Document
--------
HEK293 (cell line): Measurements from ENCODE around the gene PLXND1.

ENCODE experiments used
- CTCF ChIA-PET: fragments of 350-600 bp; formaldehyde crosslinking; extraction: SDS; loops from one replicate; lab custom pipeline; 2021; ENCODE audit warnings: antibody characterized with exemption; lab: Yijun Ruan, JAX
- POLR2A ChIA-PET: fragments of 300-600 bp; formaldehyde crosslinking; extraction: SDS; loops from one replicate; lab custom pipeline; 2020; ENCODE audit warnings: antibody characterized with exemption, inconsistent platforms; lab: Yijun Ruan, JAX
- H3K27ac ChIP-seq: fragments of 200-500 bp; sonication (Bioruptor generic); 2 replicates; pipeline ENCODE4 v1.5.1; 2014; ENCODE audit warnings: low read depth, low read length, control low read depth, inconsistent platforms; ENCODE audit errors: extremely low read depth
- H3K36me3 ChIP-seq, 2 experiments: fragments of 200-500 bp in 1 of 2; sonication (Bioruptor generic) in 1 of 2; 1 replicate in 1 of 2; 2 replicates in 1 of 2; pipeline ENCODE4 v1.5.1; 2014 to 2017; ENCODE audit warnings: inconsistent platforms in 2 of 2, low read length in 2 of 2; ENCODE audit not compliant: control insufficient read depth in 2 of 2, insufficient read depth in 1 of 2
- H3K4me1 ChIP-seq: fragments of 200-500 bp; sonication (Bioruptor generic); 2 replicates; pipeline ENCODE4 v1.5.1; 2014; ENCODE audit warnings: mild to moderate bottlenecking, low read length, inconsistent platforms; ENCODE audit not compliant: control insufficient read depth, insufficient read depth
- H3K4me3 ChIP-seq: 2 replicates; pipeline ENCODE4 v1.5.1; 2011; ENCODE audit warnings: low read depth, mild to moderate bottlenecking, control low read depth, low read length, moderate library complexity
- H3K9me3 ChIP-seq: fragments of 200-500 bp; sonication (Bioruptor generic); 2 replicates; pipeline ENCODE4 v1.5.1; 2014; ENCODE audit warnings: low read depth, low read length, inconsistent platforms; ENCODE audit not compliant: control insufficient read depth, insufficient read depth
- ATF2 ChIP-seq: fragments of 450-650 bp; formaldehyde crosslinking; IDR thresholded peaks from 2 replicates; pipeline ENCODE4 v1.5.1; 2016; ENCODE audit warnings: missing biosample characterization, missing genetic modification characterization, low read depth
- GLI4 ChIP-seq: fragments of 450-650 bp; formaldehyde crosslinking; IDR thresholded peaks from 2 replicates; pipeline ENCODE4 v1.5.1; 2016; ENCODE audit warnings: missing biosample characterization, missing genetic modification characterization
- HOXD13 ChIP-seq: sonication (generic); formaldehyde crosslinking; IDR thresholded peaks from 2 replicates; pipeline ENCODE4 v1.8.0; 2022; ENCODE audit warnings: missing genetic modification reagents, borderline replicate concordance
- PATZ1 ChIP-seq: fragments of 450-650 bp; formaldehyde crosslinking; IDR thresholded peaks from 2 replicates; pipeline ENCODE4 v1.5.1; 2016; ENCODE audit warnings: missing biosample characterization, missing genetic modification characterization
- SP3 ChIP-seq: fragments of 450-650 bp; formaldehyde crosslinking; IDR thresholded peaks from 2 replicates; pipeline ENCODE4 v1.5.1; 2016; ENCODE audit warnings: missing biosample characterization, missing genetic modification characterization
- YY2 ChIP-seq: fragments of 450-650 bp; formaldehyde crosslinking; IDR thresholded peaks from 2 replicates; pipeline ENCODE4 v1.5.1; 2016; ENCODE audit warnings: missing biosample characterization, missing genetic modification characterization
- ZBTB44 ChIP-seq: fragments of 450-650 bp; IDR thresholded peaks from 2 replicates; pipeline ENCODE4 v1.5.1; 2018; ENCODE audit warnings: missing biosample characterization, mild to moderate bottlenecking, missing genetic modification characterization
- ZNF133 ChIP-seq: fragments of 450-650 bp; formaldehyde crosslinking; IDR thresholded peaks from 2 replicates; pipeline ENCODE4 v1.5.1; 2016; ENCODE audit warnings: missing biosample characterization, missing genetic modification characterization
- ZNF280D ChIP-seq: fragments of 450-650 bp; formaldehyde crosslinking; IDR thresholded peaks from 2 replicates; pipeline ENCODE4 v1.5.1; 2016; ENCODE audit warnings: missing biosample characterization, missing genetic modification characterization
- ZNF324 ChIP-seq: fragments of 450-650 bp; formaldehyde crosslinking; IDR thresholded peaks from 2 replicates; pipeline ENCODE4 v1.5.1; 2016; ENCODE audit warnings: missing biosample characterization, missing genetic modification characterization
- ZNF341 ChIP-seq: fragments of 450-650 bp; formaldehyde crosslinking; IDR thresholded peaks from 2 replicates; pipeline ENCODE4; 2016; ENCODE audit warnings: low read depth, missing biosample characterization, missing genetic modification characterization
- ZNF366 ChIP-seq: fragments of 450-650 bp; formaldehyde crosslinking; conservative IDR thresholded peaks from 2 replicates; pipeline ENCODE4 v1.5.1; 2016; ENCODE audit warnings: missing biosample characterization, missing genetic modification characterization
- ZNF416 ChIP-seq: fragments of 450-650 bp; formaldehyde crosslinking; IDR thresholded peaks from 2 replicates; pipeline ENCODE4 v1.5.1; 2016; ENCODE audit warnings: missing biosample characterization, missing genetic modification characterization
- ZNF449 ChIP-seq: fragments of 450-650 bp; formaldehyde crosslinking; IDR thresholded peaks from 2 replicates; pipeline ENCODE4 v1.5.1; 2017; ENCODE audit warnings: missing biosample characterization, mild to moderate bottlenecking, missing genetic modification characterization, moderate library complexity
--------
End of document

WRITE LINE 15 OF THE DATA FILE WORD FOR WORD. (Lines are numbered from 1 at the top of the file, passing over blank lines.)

- YY2 ChIP-seq: fragments of 450-650 bp; formaldehyde crosslinking; IDR thresholded peaks from 2 replicates; pipeline ENCODE4 v1.5.1; 2016; ENCODE audit warnings: missing biosample characterization, missing genetic modification characterization